Three Tips for Transitioning from College to the Workplace

Re-Blogged From The Goodwill ® Blog by Randy Wooden

If you’re a college student or know one who is, today’s blog is for you. Here are three tips for landing that first job after graduation.

#1. For those about to graduate, you’ve missed this one already.

Internships give you exposure to corporate life and a leg up on your competition since the company with which you’re interning gets to see you in action. If you were an employer, wouldn’t you feel better hiring someone you’d already seen work? Their hard skills and their people skills? You bet. Internships often lead to a first job after graduation.

How do you land an internship? Check with your school’s career center for assistance. They’ve likely established corporate relationships. Talk with other students to learn how they secured theirs.

#2. Network, network, network.

You’ve heard this before. It’s more than asking others who they know might be hiring. Let’s explore in more detail.

If you haven’t done so, create a LinkedIn account. Think of LinkedIn as a large professional network where you’re able to connect (or “link”) with others for any number of reasons including leveraging those connections to help get a leg up during the hiring process.

Conduct searches for alums already in the workplace. The fact you share a common college experience means they’re more likely to accept your connection invitation and share their college-to-corporate transition experiences.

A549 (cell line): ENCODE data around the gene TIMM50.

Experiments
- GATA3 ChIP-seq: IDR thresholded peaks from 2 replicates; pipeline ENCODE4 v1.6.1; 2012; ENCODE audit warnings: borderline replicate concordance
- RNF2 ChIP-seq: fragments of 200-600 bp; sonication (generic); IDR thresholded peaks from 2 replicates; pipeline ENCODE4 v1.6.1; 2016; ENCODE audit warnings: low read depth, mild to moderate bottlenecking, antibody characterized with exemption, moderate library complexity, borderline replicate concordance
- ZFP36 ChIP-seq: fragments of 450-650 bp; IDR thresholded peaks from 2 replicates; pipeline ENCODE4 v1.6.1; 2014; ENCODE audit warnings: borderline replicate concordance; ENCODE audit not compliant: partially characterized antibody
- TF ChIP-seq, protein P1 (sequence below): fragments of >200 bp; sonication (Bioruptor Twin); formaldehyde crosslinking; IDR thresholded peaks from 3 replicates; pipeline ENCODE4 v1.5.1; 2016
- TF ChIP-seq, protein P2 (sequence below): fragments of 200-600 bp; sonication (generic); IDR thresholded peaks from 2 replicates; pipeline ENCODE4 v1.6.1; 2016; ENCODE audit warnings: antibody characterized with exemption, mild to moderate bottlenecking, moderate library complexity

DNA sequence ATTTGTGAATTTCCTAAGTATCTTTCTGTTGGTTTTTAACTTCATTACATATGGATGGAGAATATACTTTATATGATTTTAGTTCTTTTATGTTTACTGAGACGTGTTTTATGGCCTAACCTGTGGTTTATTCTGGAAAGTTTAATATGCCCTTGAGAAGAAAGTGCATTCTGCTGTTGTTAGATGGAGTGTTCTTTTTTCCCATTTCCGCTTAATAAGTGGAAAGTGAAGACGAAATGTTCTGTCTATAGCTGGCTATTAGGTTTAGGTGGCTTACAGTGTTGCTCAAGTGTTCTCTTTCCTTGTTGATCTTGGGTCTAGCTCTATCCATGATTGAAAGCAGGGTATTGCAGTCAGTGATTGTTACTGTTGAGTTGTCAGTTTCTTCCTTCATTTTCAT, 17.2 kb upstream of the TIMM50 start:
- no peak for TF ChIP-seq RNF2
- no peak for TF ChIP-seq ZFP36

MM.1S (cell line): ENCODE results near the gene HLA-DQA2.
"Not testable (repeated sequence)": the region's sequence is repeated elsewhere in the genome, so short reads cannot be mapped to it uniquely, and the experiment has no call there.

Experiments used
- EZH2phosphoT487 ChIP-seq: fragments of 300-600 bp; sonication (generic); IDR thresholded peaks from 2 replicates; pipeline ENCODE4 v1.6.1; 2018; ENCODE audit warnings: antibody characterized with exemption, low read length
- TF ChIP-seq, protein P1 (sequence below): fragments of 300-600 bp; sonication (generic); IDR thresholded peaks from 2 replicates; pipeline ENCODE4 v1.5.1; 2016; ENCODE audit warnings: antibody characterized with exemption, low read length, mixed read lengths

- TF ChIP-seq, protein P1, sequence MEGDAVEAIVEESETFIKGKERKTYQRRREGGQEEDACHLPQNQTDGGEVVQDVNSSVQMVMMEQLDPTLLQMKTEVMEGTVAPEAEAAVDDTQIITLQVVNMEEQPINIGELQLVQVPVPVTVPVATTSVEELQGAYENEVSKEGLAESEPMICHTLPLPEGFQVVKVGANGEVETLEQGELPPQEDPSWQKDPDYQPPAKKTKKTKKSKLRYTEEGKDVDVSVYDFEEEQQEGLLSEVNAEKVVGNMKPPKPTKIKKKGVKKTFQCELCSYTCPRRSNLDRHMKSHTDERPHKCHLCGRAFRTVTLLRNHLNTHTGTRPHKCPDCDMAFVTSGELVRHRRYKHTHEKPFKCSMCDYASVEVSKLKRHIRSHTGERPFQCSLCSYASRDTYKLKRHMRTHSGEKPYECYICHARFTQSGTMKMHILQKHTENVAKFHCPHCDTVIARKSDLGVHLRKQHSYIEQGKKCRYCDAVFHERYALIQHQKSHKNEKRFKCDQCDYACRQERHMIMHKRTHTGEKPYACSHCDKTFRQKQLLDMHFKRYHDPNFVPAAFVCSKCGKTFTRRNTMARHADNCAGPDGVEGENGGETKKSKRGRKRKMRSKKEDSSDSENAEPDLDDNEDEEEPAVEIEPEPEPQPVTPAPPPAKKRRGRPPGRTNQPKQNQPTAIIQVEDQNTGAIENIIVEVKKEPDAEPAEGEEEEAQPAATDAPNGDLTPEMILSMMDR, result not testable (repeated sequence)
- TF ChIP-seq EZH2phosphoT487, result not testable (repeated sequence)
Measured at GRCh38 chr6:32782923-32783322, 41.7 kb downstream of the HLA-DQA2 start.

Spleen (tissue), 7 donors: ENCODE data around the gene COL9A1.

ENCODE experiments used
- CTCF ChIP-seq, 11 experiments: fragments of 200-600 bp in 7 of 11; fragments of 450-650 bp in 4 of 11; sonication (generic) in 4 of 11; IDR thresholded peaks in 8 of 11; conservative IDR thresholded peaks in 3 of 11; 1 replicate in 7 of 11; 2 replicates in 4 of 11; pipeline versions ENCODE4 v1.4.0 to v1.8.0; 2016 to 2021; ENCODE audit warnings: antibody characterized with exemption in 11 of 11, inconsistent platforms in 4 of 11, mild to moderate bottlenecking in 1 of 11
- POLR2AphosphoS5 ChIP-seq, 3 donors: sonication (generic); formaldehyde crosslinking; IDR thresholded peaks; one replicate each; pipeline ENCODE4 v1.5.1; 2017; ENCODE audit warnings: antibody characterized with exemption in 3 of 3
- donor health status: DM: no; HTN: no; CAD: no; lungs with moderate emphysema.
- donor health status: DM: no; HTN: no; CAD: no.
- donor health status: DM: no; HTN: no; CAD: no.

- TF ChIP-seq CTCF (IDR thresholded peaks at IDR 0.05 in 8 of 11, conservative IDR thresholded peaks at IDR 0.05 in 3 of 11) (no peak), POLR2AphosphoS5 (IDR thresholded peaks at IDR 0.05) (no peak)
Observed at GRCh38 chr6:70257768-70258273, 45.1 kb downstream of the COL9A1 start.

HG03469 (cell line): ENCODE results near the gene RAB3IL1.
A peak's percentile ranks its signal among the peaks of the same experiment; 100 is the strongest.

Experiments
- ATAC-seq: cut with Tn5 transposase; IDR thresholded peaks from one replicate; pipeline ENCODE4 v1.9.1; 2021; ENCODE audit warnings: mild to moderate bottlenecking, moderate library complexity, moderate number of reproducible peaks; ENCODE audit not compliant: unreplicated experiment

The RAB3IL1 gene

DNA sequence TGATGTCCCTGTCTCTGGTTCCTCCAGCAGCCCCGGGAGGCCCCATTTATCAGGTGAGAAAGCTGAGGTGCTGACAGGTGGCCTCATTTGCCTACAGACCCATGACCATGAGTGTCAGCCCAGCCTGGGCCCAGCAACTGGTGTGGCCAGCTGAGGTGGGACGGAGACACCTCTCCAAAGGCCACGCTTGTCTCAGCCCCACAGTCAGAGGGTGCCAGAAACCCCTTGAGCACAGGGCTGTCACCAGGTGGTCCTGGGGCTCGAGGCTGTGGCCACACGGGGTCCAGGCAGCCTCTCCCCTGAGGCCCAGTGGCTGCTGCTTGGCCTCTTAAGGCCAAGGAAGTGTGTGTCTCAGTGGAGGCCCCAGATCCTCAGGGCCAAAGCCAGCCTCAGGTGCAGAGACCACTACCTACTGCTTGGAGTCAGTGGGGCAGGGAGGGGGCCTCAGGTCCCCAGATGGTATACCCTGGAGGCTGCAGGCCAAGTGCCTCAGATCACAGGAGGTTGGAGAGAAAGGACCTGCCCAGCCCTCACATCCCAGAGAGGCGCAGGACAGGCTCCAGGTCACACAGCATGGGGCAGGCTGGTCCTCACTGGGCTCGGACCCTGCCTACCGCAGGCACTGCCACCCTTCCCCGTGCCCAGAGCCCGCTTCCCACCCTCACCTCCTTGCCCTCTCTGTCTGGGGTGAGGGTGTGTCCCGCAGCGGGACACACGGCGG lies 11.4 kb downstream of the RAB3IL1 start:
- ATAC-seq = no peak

Go to your school’s career center or virtual site to see companies that have taken part in past campus hiring fairs. If the school can’t or won’t provide recruiter contact information, check for those people via LinkedIn.

Your goal is to build rapport so that a hiring official will either know you directly or know someone who knows you and can put in a good word for you.

Check out these tips on creating and enhancing your LinkedIn profile here.

#3. Don’t stress.

The job you land out of school will be the first step on a long journey of learning as you go. You may find your first job or industry isn’t what you’d hoped it would be. Take that knowledge as you move forward.

Unlike decades ago, people entering the workforce are much more likely to change careers than ever before. If you’re the parent of a college student, are you doing the sort of work you did right out of school? How relevant is your degree in your present job?

Bonus Tip: Consider volunteerism to build your network, references and experience if you aren’t able to land a career-oriented job right out of school. It look good on your resume, and you’ll likely meet people who have a similar passion. They might be able to assist you with your job search. Good luck!

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